Do Malachi’s words carry meaning today?  If poverty and social oppression, public corruption, and unfaithful family situations still abound, yes, Malachi speaks to us today.  The unfaithful, the corrupt, and the oppressors he warns: Clean up you act!  Cherish your family.  Work honestly and hard.  Pay a fair wage.  Help your brother:  liberate him from discrimination, unemployment, decaying cities, a polluted environment, and abortion.

The poor and the oppressed, Malachi encourages.  He advises them that the Lord does care, and he will save them.  He doesn’t tell them to stand around waiting for the Lord.  If I may allude to the other 2 readings of this afternoon, from St. Paul and St. Luke, God’s poor and oppressed are to work, to make hard choices, to be patient amid confusion (for there are no instant answers, no simple solutions), and to give testimony to their faith in the lord even tho they are oppressed on account of his name.

Paschal candle, St. Patrick's Cathedral, NYC
So, the other side’s winning, and something’s rotten in the state of Denmark.  Yet I trust in God’s glory winning out, for the “other side” is sin, and the rot is the corruption of death.  But we have a risen Savior who has conquered both sin and death.  He is symbolized by the paschal candle always in our sanctuary.[1]  He is our Sun of righteousness, and he heals us.

[1] “Sanctuary” in a broad sense, i.e., the church building, such as near the baptismal font.

Sunday, November 6, 2016

Homily for 32d Sunday of Ordinary Time

Homily for the
32d Sunday of Ordinary Time
Nov. 6, 2016
2 Macc 7: 1-2, 9-14
Holy Cross, Champaign, Ill.

“The King of the world will raise us up to live again forever” (2 Macc 7: 9).

A Greek kingdom based in Antioch of Syria—now the city of Antakya, Turkey—ruled the Jewish people from the death of Alexander the Great in 323 B.C., when his generals divided his empire among themselves, until the Jews revolted against their Greek masters in the mid-160s B.C.  The reason for their rebellion was a vicious religious persecution initiated under the Greek King Antiochus IV, the villain in the story in our 1st reading this morning/evening.  That persecution and the Jewish fight for freedom under the leadership of Judas Maccabeus and his brothers are the topics of the 1st and 2d books of Maccabees in the OT, and it’s the Jewish triumph that’s celebrated annually with the feast of Hanukkah in December.

The 1st reading consists of just 8 verses out an entire chapter—41 verses—describing the gruesome martyrdom of 7 brothers and their mother on account of their refusal to violate the Torah, the Law of Moses.  As you heard from the words of 2 of the brothers, they stood firm because they believed in the resurrection of the dead, in everlasting reward or punishment beyond this life according to how one has lived in this life, reward or punishment to be experienced in our whole person, body and soul.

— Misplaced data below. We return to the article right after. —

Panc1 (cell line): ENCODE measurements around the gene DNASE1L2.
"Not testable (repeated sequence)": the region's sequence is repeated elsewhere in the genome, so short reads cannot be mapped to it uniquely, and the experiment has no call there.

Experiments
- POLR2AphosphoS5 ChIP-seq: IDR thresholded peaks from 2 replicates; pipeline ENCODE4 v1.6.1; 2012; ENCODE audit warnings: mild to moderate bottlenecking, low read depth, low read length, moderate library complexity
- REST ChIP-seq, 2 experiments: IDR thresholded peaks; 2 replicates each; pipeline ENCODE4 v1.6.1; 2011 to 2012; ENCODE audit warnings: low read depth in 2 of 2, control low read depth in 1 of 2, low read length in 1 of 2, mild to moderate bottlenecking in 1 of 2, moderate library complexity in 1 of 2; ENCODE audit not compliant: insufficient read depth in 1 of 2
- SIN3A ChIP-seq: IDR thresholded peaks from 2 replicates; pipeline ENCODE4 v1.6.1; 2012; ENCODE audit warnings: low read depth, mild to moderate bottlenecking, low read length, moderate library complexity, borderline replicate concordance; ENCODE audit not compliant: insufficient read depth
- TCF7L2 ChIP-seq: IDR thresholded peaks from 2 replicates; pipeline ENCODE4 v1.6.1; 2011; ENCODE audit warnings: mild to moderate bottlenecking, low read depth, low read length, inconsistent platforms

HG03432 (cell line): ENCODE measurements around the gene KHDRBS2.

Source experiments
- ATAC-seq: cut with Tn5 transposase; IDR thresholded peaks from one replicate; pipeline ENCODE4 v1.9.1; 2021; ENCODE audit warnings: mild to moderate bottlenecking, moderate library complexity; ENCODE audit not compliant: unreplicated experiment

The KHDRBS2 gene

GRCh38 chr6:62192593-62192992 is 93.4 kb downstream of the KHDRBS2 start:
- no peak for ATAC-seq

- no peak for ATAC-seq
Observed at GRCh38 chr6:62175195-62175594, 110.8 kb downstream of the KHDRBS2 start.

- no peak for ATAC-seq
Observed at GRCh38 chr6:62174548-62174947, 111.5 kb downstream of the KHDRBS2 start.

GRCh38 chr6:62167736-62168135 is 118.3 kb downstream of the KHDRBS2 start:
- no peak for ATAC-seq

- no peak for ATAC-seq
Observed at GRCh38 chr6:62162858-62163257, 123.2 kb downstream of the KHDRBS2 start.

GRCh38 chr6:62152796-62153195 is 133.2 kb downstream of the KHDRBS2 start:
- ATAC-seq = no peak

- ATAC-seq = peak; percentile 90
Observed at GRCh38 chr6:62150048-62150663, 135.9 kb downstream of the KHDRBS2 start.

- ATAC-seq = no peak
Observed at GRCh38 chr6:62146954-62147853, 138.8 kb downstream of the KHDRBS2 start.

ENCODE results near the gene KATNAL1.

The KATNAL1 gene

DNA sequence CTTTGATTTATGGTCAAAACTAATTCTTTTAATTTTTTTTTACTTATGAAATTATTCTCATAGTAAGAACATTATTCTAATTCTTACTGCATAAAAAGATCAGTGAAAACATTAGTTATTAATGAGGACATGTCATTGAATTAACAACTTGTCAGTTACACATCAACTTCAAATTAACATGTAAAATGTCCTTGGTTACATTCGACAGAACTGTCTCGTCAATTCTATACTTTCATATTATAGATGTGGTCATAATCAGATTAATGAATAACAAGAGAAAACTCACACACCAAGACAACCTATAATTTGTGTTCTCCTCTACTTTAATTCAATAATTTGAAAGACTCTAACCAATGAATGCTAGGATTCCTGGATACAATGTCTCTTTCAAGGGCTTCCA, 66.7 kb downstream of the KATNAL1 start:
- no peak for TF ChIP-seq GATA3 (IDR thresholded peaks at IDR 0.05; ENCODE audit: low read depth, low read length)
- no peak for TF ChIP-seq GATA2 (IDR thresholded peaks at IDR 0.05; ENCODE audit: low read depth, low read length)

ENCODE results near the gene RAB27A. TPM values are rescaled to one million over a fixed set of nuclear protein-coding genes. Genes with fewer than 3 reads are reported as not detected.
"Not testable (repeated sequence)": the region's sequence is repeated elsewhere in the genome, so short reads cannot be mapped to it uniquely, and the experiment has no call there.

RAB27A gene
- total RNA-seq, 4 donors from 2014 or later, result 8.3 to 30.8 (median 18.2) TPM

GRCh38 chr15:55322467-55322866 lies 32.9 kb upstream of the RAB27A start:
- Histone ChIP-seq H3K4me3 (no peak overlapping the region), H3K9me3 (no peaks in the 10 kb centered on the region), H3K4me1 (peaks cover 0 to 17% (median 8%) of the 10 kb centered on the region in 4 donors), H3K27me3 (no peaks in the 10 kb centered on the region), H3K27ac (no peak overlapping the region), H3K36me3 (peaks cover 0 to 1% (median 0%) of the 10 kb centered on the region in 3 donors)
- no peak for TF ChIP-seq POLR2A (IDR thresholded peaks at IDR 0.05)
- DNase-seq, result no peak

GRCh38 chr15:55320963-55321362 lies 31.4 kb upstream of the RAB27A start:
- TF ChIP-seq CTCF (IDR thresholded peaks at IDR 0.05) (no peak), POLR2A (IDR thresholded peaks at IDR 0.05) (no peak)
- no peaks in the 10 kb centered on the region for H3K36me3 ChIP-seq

Martyrdom of the 7 Brothers
(source unknown)
So we see that by the 2d century B.C. many Jews had come to believe in the resurrection of the dead as God’s ultimate plan for humanity.  In our Lord’s time that belief was widespread but not universal.  The Pharisees embraced the teaching, while the Sadducees, who accepted as sacred Scripture only the Torah (the 1st 5 books of the OT), did not.  Hence the controversy in today’s gospel reading, and Jesus’ quotation to them precisely from Exodus, the 2d book of the OT.

Every Sunday and feast when we renew our profession of faith, we say, “I look forward to the resurrection of dead and the life of the world to come,” as a fundamental truth of our Christian faith.

It’s true that human reason by itself—without divine revelation—may come to the conclusion that there must be some kind of afterlife, some kind of immortality, for human beings.  If God is just—which most religions believe he is—and if an awful lot of injustice is never set right in this world—victims restored to their health or prosperity or happiness, and the evil punished—then divine justice requires that the balance be set right in eternity.

In itself, that philosophical position doesn’t require belief in bodily resurrection.  The Greeks, e.g., believed that a person’s true self was the soul, the spirit; bodily death was a liberation.  You may recall that when St. Paul preached the resurrection of Jesus to the wise men of Athens, they laughed at him (Act 17:22-34).